- Procurement logistics, for example, market research and supplier management
- Distribution logistics, which involves the delivery of the finished product to the end consumer
- Reverse logistics, which is all the activities related to the reuse of products
- Production logistics, which refers to all logistic processes within a value-adding system
What is the Difference Between Shipping and Logistics?
There is often some confusion as to the difference between shipping and logistics. The essential difference between shipping and logistics has to do with scope.
Shipping refers to the transfer of goods from one place to another via air, sea, road, or rail. To understand logistics, one has to take a step back. Logistics is the administration of the process of acquiring goods, storing them and, finally, delivering them to the end user.
The logistics of physical products involves the coordination of specific areas of specialization, including information flow, production, inventory, and storage. Shipping is one of these areas of specialization that forms part of logistics and is, therefore, an integral part of logistics.
Logistics and shipping are both key components of a supply chain. If one or the other is lacking, chances are that the business will experience problems relating to inefficiency.
What is Freight Forwarding in Logistics?
Freight forwarding is a critical element of logistics and involves the movement of goods around the world by making use of a combination of sea, road, rail, and air shipping services.
Say, for example, you want to ship products from your warehouse in Dallas to a customer in London. The freight forwarder will pick up the product at your warehouse and pack it, place it into a container, and arrange for all necessary export permits.
The freight forwarder will then book the shipping, deliver the product to the port or airport, handle handovers between shipping companies, receive the product at the airport in London, take care of nationalization, and deliver the product to your customer’s door.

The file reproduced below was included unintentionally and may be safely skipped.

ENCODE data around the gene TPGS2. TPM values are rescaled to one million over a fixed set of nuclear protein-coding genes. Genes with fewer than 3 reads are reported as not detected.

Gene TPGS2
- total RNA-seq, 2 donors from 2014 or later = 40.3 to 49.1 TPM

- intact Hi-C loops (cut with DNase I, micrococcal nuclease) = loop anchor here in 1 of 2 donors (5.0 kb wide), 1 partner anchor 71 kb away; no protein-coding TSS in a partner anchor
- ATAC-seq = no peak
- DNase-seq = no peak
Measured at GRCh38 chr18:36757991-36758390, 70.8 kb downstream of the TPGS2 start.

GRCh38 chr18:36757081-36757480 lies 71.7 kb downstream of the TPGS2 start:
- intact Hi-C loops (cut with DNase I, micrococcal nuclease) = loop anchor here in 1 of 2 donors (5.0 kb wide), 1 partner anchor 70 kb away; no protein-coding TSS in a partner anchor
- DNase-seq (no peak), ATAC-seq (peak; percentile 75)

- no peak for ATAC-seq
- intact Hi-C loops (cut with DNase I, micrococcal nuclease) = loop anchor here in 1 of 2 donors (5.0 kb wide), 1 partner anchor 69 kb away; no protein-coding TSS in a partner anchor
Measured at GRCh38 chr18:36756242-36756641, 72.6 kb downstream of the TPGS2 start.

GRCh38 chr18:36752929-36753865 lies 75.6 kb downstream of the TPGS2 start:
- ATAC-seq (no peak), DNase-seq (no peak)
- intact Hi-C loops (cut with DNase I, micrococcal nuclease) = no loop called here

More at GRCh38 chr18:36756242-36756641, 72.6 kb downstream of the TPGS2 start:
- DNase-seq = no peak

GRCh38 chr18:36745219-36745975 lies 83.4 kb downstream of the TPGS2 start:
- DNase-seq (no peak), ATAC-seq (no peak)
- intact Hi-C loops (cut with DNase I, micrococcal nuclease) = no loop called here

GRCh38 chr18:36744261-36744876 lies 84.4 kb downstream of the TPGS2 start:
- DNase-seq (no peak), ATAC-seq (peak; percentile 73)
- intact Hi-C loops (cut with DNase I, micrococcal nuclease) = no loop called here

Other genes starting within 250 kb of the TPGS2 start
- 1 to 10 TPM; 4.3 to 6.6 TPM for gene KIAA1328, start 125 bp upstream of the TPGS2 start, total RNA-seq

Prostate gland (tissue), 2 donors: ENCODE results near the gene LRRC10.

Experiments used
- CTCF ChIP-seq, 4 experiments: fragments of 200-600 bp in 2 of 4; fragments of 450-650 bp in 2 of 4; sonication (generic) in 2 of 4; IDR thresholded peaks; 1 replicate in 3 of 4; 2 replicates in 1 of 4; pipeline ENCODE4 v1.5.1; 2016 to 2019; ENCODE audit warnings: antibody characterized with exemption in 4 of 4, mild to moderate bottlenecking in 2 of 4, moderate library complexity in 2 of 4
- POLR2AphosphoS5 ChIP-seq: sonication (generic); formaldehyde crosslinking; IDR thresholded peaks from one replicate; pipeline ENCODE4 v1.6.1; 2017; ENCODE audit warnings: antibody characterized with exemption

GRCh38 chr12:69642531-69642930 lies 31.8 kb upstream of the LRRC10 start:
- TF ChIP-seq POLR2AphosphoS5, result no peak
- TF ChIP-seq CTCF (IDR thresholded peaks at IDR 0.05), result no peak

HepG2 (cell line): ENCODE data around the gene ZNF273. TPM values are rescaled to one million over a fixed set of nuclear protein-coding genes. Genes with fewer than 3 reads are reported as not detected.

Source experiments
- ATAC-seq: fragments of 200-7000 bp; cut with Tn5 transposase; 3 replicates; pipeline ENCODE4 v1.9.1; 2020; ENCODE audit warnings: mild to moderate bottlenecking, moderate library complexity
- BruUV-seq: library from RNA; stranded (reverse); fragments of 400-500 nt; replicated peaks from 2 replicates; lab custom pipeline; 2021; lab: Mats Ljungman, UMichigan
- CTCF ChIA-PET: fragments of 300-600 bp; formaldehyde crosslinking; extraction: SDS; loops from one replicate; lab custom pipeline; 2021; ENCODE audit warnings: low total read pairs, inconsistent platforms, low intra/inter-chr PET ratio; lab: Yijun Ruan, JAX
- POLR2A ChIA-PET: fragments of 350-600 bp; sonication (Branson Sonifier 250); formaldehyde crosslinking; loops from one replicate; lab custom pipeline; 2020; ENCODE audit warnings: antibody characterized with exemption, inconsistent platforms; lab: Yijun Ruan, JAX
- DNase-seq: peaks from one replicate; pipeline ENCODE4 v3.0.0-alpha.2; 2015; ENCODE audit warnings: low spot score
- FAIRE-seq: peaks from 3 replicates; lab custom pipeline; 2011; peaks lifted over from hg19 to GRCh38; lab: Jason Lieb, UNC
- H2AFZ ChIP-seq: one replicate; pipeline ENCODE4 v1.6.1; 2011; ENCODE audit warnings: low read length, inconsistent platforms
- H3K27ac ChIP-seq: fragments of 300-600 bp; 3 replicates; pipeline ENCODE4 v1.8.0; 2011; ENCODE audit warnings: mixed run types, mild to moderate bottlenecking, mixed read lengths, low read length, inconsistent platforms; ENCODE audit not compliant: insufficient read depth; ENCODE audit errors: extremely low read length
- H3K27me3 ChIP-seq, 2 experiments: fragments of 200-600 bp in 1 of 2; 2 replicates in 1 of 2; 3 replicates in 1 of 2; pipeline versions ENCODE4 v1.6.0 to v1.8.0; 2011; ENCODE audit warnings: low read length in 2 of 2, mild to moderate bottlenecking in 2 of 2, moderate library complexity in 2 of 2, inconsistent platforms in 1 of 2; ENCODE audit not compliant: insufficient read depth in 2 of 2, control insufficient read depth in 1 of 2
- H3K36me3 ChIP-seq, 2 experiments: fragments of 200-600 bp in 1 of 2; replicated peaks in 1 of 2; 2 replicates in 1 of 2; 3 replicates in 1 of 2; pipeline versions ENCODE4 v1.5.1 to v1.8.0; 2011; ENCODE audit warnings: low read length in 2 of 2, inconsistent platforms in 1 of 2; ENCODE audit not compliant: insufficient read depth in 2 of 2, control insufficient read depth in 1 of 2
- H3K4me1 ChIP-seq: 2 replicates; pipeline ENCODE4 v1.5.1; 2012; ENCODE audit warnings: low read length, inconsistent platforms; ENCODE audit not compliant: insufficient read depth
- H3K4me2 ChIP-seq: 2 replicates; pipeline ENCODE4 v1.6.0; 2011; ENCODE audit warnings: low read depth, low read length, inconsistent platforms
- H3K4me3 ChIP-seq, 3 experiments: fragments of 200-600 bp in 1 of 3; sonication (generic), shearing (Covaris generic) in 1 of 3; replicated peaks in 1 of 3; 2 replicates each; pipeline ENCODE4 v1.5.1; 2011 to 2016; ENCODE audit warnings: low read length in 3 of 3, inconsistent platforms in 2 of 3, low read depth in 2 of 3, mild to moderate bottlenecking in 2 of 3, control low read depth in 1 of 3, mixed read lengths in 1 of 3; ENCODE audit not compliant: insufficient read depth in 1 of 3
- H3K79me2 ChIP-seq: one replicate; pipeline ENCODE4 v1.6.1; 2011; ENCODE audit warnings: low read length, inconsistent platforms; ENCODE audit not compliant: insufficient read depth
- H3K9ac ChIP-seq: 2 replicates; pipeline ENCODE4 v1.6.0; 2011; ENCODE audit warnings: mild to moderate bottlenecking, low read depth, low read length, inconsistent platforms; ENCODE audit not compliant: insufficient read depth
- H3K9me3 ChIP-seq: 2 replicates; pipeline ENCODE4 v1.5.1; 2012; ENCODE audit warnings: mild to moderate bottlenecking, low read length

Freight forwarding differs from shipping in that shipping only involves transporting the product from point A to point B.
Contact Brimich Logistics
Brimich Logistics specializes in supply chain management and third-party logistics. If you are interested in learning more about freight logistics, or if you need high-quality logistics solutions, contact Brimich Logistics today.
HACCP stands for hazard analysis critical control point and is a management system that ensures food safety by analyzing and controlling biological, chemical, and physical hazards throughout the entire supply chain of a finished product.
What is HACCP Certified?
HACCP certification is an international standard that describes the requirements for ensuring control of food safety. Seven actions constitute this standard:
- Conducting a hazard analysis of biological, chemical, or physical food hazards
- Determining critical control points
- Establishing critical control limits
- Monitoring control of critical control points
- Establishing remedying actions
- Formulating and implementing procedures to verify that the HACCP system is functioning correctly
- Record keeping
A food business can gain a HACCP certification by a reputable certification provider by undergoing an audit or assessment of its food safety policies and procedures, including:
- Hygiene and overall cleanliness
- Employed pest control measures
- Safety and cleanliness of the equipment used to prepare or process food
– Safety and cleanliness of product storage
– Maintenance of vehicles
Why is HACCP Important?
A HACCP certification demonstrates to your customers, stakeholders, and regulatory authorities that you are committed to safe food trading or production. HACCP compliance is also mandatory for participants in the food industry in several countries, including the United States.